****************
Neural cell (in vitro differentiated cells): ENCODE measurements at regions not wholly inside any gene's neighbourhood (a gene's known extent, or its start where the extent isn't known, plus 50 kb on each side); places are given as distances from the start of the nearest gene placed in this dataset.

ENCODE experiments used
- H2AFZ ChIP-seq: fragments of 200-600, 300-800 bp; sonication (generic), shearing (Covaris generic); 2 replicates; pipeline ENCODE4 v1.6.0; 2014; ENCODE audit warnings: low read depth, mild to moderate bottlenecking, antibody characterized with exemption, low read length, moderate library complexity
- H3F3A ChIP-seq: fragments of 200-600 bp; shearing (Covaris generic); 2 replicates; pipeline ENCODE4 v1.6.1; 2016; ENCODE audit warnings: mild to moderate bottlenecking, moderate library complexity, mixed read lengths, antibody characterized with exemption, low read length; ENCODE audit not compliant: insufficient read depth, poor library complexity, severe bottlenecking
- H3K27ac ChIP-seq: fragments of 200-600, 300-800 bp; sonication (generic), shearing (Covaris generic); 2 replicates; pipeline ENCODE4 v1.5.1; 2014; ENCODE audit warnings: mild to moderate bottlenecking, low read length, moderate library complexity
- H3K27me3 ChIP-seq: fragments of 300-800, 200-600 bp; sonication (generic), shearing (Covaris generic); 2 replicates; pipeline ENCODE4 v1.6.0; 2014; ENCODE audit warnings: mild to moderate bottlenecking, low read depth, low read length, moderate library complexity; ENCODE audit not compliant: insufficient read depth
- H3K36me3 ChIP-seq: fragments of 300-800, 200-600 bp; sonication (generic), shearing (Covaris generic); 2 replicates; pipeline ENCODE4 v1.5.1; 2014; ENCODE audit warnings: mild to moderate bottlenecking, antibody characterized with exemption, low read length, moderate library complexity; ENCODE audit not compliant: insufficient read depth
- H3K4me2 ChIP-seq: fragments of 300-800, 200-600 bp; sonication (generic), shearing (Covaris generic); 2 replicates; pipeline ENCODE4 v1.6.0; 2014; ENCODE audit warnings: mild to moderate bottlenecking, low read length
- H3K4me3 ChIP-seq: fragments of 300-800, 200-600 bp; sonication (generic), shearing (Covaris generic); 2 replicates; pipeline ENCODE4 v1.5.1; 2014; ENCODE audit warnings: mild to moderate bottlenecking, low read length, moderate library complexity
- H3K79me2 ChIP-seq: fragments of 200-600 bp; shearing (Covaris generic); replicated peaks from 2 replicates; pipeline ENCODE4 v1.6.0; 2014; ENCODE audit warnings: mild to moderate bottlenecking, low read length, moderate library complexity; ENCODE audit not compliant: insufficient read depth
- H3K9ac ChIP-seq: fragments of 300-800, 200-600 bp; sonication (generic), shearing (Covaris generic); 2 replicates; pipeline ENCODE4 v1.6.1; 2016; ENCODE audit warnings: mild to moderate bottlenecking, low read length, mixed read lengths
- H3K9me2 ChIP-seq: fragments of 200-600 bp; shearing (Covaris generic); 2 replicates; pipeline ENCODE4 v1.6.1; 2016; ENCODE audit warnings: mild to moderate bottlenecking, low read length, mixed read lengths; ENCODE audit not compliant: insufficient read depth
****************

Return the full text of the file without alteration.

Neural cell (in vitro differentiated cells): ENCODE measurements at regions not wholly inside any gene's neighbourhood (a gene's known extent, or its start where the extent isn't known, plus 50 kb on each side); places are given as distances from the start of the nearest gene placed in this dataset.

ENCODE experiments used
- H2AFZ ChIP-seq: fragments of 200-600, 300-800 bp; sonication (generic), shearing (Covaris generic); 2 replicates; pipeline ENCODE4 v1.6.0; 2014; ENCODE audit warnings: low read depth, mild to moderate bottlenecking, antibody characterized with exemption, low read length, moderate library complexity
- H3F3A ChIP-seq: fragments of 200-600 bp; shearing (Covaris generic); 2 replicates; pipeline ENCODE4 v1.6.1; 2016; ENCODE audit warnings: mild to moderate bottlenecking, moderate library complexity, mixed read lengths, antibody characterized with exemption, low read length; ENCODE audit not compliant: insufficient read depth, poor library complexity, severe bottlenecking
- H3K27ac ChIP-seq: fragments of 200-600, 300-800 bp; sonication (generic), shearing (Covaris generic); 2 replicates; pipeline ENCODE4 v1.5.1; 2014; ENCODE audit warnings: mild to moderate bottlenecking, low read length, moderate library complexity
- H3K27me3 ChIP-seq: fragments of 300-800, 200-600 bp; sonication (generic), shearing (Covaris generic); 2 replicates; pipeline ENCODE4 v1.6.0; 2014; ENCODE audit warnings: mild to moderate bottlenecking, low read depth, low read length, moderate library complexity; ENCODE audit not compliant: insufficient read depth
- H3K36me3 ChIP-seq: fragments of 300-800, 200-600 bp; sonication (generic), shearing (Covaris generic); 2 replicates; pipeline ENCODE4 v1.5.1; 2014; ENCODE audit warnings: mild to moderate bottlenecking, antibody characterized with exemption, low read length, moderate library complexity; ENCODE audit not compliant: insufficient read depth
- H3K4me2 ChIP-seq: fragments of 300-800, 200-600 bp; sonication (generic), shearing (Covaris generic); 2 replicates; pipeline ENCODE4 v1.6.0; 2014; ENCODE audit warnings: mild to moderate bottlenecking, low read length
- H3K4me3 ChIP-seq: fragments of 300-800, 200-600 bp; sonication (generic), shearing (Covaris generic); 2 replicates; pipeline ENCODE4 v1.5.1; 2014; ENCODE audit warnings: mild to moderate bottlenecking, low read length, moderate library complexity
- H3K79me2 ChIP-seq: fragments of 200-600 bp; shearing (Covaris generic); replicated peaks from 2 replicates; pipeline ENCODE4 v1.6.0; 2014; ENCODE audit warnings: mild to moderate bottlenecking, low read length, moderate library complexity; ENCODE audit not compliant: insufficient read depth
- H3K9ac ChIP-seq: fragments of 300-800, 200-600 bp; sonication (generic), shearing (Covaris generic); 2 replicates; pipeline ENCODE4 v1.6.1; 2016; ENCODE audit warnings: mild to moderate bottlenecking, low read length, mixed read lengths
- H3K9me2 ChIP-seq: fragments of 200-600 bp; shearing (Covaris generic); 2 replicates; pipeline ENCODE4 v1.6.1; 2016; ENCODE audit warnings: mild to moderate bottlenecking, low read length, mixed read lengths; ENCODE audit not compliant: insufficient read depth